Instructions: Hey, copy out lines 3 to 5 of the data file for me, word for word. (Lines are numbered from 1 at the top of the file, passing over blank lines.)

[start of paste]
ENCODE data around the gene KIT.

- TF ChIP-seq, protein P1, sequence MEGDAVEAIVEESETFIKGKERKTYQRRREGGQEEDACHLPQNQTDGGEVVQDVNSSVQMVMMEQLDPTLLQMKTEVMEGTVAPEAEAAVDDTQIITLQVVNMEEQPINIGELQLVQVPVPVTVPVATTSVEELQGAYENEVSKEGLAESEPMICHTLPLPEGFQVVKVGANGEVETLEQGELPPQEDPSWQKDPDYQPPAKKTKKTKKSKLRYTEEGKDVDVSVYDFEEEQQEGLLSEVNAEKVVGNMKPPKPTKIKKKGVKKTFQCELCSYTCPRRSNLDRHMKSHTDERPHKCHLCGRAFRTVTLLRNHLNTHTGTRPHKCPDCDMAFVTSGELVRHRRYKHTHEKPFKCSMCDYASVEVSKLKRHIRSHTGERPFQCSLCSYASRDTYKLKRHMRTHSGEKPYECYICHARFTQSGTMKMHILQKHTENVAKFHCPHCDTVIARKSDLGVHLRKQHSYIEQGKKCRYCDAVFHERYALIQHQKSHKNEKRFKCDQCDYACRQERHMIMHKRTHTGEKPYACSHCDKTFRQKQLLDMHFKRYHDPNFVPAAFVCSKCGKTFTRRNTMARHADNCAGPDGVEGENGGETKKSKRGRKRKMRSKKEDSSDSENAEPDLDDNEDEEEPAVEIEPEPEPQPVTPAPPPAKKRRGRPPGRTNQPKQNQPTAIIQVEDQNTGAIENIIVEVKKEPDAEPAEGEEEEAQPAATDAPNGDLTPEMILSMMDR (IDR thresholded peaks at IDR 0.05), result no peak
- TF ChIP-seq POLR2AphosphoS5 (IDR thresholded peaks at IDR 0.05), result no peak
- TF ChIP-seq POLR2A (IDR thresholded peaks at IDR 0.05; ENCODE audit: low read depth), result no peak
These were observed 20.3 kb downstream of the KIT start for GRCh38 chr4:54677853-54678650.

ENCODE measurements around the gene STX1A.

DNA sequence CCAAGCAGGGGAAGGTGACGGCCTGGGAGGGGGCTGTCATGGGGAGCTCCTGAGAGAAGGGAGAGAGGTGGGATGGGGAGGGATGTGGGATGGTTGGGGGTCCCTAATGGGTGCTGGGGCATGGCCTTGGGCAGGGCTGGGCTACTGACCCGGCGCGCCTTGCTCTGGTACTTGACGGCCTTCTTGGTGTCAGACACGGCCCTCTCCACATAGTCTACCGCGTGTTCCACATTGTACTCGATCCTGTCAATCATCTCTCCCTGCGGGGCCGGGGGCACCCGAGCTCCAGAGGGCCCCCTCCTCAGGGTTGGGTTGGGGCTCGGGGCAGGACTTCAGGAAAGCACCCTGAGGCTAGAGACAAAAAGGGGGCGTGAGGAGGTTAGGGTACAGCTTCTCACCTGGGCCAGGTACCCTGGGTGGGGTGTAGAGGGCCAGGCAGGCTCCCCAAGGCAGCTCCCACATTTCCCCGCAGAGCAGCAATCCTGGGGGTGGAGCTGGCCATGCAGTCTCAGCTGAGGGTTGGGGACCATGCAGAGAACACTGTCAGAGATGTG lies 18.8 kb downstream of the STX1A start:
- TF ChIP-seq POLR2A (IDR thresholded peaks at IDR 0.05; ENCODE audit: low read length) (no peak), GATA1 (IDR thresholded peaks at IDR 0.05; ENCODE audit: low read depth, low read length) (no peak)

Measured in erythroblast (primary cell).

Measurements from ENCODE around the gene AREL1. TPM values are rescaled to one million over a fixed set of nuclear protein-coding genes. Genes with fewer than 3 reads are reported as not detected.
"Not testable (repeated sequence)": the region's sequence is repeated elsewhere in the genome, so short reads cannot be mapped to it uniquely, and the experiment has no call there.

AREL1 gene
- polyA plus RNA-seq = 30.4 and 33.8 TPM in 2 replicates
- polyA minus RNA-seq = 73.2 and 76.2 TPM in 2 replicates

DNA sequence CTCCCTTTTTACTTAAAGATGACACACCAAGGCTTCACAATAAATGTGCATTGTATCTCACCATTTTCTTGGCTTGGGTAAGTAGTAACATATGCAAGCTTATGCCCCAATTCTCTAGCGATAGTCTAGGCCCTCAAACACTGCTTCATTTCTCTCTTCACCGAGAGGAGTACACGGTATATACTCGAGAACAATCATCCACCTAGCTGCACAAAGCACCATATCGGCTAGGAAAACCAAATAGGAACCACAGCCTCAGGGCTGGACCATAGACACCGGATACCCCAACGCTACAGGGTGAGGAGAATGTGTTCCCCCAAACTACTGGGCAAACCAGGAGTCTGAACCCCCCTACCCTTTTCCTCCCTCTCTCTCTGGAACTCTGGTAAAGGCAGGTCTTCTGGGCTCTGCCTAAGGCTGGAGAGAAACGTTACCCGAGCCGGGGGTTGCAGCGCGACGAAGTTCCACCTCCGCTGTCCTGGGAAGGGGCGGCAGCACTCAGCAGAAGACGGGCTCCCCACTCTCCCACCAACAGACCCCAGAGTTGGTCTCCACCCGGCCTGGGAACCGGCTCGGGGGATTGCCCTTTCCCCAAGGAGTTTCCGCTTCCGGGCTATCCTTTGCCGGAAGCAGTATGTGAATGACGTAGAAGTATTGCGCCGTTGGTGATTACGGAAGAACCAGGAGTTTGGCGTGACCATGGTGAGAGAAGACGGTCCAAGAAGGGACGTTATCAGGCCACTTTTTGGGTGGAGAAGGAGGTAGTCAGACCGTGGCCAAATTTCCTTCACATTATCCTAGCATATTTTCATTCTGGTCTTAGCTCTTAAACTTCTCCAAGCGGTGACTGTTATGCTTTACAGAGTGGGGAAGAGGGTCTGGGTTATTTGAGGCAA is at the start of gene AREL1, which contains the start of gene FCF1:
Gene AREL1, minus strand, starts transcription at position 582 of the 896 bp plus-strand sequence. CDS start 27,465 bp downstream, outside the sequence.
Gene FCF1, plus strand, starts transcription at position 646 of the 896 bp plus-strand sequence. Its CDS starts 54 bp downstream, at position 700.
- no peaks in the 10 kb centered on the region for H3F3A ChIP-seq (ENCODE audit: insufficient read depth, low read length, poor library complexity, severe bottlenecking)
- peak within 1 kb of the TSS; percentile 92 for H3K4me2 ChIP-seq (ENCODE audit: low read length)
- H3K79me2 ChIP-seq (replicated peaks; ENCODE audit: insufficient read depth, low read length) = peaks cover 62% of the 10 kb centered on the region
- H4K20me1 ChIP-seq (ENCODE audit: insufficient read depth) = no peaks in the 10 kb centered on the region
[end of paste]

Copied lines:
- TF ChIP-seq POLR2AphosphoS5 (IDR thresholded peaks at IDR 0.05), result no peak
- TF ChIP-seq POLR2A (IDR thresholded peaks at IDR 0.05; ENCODE audit: low read depth), result no peak
These were observed 20.3 kb downstream of the KIT start for GRCh38 chr4:54677853-54678650.